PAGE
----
The highlight of Pesta Kaamatan is the selection of the pageant queen or "Unduk Ngadau" which can be literally translated as "Zenith of the Sun". It conceptually derives from the sacrifice of Huminodun. The maiden who has the honour of being selected should bear semblance to Huminodun and will represent all that is virtuous in the revered Huminodun.

The Bajau

The Kota Belud Bajau Horseman are the famous Cowboys of the East. During special occasions, the Bajau Horseman wears a black, sometimes white, long-sleeved shirt called badu sampit . Smart, gold buttons betawi run down the front opening and the shirt is also decorated with silver flowers called intiras .
The trousers are more tight-fitting than the bajau bridegroom's seluar sama . The horseman's seluar sampit is balck, and both the shirt and trousers have gold lace trimmings sewn on. He also wears a headpiece podong similar to the Bajau bridegroom's.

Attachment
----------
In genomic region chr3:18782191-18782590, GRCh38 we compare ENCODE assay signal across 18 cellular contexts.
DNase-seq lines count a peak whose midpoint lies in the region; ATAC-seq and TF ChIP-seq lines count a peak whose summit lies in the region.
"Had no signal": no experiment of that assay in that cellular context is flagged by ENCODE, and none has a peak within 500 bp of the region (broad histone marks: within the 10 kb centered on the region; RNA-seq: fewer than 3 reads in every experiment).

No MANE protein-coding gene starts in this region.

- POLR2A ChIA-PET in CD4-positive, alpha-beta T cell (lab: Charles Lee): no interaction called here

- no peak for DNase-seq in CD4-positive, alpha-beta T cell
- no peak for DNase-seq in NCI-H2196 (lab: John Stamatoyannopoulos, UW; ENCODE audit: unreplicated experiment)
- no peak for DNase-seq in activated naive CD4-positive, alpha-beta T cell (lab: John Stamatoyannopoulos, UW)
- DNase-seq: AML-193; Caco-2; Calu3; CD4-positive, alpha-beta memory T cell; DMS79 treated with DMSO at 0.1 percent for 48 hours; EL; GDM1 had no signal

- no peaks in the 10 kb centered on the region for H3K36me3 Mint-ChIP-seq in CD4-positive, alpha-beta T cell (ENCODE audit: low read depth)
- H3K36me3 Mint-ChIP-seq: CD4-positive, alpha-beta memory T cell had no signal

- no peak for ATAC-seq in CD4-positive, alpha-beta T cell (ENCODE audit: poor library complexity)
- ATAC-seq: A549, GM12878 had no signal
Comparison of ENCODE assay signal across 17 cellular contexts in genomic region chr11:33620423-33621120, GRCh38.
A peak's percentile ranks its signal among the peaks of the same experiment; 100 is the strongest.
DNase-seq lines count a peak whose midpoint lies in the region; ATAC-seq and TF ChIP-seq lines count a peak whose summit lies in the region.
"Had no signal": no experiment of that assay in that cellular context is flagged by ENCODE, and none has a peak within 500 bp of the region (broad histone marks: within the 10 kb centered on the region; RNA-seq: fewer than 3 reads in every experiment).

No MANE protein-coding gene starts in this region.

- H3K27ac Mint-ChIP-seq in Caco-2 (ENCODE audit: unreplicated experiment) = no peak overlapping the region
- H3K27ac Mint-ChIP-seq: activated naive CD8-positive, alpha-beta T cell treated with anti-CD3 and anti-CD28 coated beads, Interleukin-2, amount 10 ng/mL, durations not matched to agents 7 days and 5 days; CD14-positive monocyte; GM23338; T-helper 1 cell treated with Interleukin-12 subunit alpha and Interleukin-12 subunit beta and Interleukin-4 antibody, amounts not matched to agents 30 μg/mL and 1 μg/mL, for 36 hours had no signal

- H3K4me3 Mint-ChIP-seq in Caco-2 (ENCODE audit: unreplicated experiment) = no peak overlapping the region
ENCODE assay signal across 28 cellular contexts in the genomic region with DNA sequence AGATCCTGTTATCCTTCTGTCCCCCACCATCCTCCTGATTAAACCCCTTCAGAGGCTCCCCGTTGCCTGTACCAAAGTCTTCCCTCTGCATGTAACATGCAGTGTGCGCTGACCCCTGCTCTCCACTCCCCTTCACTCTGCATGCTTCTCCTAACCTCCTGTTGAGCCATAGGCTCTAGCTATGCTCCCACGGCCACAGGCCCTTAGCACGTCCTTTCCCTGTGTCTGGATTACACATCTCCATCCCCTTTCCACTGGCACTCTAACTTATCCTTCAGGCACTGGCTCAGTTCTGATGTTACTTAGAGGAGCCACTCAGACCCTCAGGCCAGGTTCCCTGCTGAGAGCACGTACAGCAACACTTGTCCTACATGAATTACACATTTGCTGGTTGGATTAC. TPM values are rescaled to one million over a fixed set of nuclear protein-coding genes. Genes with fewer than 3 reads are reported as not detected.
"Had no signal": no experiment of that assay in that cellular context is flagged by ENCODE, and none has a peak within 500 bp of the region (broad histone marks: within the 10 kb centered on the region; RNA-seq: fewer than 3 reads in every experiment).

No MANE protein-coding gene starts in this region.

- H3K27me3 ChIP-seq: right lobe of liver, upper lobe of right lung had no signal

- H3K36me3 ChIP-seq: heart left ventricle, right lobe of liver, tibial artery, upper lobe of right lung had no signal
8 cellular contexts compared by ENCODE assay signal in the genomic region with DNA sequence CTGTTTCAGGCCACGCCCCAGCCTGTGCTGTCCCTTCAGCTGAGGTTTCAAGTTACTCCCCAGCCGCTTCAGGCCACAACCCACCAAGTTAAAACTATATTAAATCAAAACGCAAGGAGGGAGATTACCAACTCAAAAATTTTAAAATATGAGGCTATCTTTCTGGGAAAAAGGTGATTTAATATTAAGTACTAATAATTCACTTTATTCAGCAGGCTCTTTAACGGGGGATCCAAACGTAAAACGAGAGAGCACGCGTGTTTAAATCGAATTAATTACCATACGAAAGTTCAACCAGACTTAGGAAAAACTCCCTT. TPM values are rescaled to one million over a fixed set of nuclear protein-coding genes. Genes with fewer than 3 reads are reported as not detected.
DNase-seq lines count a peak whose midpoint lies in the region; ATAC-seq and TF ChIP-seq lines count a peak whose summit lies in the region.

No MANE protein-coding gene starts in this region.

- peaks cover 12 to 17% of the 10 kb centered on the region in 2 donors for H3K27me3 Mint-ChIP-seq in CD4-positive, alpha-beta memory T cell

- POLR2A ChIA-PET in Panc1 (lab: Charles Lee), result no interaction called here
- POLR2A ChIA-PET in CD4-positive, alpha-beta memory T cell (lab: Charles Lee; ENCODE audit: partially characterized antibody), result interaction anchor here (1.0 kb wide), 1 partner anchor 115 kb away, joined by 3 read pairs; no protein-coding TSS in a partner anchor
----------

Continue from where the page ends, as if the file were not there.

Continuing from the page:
The Bajau horseman wears a silver-hilted dagger karis at his side. The sheath is made of wood and silver. He also carries a spear bujak and a shipping crop pasut .
Perhaps the most interesting thing about the Bajau horseman is his horse, or rather pony. It has its own costume and is more gaily dressed than the rider. The ourfit kain kuda almost completely covers the pony except for holes for the eyes and nose. This cloth is tied around the pony's legs to keep it in place.
The saddle sila-sila is not like the cowboy saddles of the West but rather a smaller piece of buffalo hide so shaped to fit the pony's back. A thick piece of cloth lapik is placed under the sila-sila .
Antique brass bells seriau , colourful reins tingalu and bridle kakang all make for a very festive pony costume. In all their finery, both ride and pony become quite an attraction.

The Rungus

The Rungus living in the Kudat district are known to have maintained their ancient traditions to this day. Even the traditional ladies costume has not many changes made to it. Some of the women still wear costumes made from cloth processed form hand-grown and hand-spun cotton.
The design of the Rungus costume is simple. A black cloth with little hand-stitched patterns worn from the chest to the waist becomes the blouse ( banat tondu ) and the skirt is a knee-length sarong (tapi rinugading) of the same material. Another length of black cloth, about 28-30 cms. Wide is slipped over the head and it rests on the shoulders draped over the arms like sleeves.